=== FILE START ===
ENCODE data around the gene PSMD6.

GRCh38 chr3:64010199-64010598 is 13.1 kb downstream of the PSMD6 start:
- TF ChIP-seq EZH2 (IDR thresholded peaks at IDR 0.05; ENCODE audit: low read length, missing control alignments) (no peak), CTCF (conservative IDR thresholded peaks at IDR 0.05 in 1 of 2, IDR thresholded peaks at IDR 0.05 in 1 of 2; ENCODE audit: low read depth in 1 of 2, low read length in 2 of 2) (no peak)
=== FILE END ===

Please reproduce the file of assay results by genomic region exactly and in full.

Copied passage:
ENCODE data around the gene PSMD6.

GRCh38 chr3:64010199-64010598 is 13.1 kb downstream of the PSMD6 start:
- TF ChIP-seq EZH2 (IDR thresholded peaks at IDR 0.05; ENCODE audit: low read length, missing control alignments) (no peak), CTCF (conservative IDR thresholded peaks at IDR 0.05 in 1 of 2, IDR thresholded peaks at IDR 0.05 in 1 of 2; ENCODE audit: low read depth in 1 of 2, low read length in 2 of 2) (no peak)